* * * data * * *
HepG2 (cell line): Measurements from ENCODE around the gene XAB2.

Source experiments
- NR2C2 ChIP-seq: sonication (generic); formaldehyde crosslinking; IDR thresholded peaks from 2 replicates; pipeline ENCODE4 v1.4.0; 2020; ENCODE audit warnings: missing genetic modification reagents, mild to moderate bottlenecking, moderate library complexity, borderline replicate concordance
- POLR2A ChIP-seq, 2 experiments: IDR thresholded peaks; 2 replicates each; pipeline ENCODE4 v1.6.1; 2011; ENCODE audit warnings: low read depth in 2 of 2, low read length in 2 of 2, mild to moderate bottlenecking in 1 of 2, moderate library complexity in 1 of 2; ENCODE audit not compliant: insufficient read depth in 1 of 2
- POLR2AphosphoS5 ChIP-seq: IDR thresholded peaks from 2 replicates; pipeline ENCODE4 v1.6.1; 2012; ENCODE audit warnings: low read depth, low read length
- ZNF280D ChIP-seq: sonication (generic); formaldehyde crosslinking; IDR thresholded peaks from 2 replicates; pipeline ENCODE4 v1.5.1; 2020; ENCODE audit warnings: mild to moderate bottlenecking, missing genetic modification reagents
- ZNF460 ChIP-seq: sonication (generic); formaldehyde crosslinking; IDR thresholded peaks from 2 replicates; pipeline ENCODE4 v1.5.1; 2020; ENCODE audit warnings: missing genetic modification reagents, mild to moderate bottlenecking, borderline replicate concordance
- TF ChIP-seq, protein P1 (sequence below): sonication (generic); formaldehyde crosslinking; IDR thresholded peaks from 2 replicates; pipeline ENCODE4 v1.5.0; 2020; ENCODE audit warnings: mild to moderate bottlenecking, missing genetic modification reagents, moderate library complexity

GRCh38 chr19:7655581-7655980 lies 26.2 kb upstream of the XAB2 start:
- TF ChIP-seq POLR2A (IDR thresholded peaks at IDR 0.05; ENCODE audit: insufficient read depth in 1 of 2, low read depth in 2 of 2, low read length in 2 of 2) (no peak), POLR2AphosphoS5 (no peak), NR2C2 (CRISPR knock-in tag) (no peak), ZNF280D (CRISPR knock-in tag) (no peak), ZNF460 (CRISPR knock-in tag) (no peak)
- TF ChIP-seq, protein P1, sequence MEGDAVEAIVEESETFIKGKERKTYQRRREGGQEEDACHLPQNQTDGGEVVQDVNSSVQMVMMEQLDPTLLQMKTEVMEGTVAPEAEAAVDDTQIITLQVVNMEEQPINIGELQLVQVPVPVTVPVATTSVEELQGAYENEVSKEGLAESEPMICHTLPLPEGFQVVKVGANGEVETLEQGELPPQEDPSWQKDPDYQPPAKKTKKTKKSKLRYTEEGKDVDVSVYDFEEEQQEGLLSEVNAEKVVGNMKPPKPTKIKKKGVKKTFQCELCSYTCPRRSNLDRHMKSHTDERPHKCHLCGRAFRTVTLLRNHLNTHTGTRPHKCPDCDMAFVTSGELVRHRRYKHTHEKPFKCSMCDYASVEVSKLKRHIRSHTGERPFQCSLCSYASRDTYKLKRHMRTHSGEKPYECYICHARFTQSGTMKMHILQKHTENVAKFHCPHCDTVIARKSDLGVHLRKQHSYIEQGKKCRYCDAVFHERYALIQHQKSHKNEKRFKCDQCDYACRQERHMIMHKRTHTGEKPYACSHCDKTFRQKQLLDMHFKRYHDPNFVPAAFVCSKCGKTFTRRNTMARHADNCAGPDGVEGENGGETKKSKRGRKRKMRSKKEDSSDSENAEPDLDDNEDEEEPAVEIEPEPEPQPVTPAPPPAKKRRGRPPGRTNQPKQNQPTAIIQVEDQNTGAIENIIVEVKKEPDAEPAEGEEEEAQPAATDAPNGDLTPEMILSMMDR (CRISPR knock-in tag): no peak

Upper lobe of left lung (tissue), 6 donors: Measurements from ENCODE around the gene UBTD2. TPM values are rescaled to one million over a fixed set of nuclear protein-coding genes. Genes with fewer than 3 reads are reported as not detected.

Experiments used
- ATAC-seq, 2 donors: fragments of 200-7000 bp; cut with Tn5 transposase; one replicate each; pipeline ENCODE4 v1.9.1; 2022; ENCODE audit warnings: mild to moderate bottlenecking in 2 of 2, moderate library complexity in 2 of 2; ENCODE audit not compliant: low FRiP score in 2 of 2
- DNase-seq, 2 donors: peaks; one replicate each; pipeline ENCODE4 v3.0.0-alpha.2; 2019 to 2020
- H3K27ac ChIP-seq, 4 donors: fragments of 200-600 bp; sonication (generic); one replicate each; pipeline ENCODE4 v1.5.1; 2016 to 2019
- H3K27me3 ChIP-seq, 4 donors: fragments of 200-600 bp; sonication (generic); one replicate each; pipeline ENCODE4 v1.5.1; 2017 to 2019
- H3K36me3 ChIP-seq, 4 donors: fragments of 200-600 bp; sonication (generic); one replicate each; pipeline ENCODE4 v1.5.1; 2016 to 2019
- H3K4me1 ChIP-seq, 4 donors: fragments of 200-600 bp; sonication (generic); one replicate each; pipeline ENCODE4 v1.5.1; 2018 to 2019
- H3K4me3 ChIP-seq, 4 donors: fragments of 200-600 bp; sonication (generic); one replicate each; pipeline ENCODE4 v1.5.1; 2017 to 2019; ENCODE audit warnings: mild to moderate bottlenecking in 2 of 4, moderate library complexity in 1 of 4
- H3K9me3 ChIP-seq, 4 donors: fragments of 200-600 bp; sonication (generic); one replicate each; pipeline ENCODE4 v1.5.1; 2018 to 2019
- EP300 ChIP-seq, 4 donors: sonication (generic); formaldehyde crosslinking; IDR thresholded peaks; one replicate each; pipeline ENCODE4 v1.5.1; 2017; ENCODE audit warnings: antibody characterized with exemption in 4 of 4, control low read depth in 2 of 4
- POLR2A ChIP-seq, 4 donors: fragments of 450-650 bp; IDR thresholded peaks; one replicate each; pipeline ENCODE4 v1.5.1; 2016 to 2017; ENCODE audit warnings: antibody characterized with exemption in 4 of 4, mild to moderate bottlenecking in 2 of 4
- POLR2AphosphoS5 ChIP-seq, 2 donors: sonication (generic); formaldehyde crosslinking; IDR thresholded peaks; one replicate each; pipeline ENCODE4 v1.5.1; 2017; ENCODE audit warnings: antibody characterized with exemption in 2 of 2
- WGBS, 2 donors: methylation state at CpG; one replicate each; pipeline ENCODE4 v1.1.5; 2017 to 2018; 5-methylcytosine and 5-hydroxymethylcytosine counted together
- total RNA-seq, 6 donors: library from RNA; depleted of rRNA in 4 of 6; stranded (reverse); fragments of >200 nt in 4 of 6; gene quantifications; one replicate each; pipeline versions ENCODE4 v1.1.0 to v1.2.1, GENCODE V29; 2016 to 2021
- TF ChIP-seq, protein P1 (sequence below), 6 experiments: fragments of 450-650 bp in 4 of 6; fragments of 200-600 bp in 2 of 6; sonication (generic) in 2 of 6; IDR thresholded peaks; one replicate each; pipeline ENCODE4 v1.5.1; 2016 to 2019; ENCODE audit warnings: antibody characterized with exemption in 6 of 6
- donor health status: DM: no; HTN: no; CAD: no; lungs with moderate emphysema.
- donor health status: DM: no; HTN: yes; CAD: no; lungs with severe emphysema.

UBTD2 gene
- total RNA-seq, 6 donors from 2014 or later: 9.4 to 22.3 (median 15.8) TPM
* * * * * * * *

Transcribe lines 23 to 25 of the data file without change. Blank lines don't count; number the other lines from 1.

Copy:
- POLR2A ChIP-seq, 4 donors: fragments of 450-650 bp; IDR thresholded peaks; one replicate each; pipeline ENCODE4 v1.5.1; 2016 to 2017; ENCODE audit warnings: antibody characterized with exemption in 4 of 4, mild to moderate bottlenecking in 2 of 4
- POLR2AphosphoS5 ChIP-seq, 2 donors: sonication (generic); formaldehyde crosslinking; IDR thresholded peaks; one replicate each; pipeline ENCODE4 v1.5.1; 2017; ENCODE audit warnings: antibody characterized with exemption in 2 of 2
- WGBS, 2 donors: methylation state at CpG; one replicate each; pipeline ENCODE4 v1.1.5; 2017 to 2018; 5-methylcytosine and 5-hydroxymethylcytosine counted together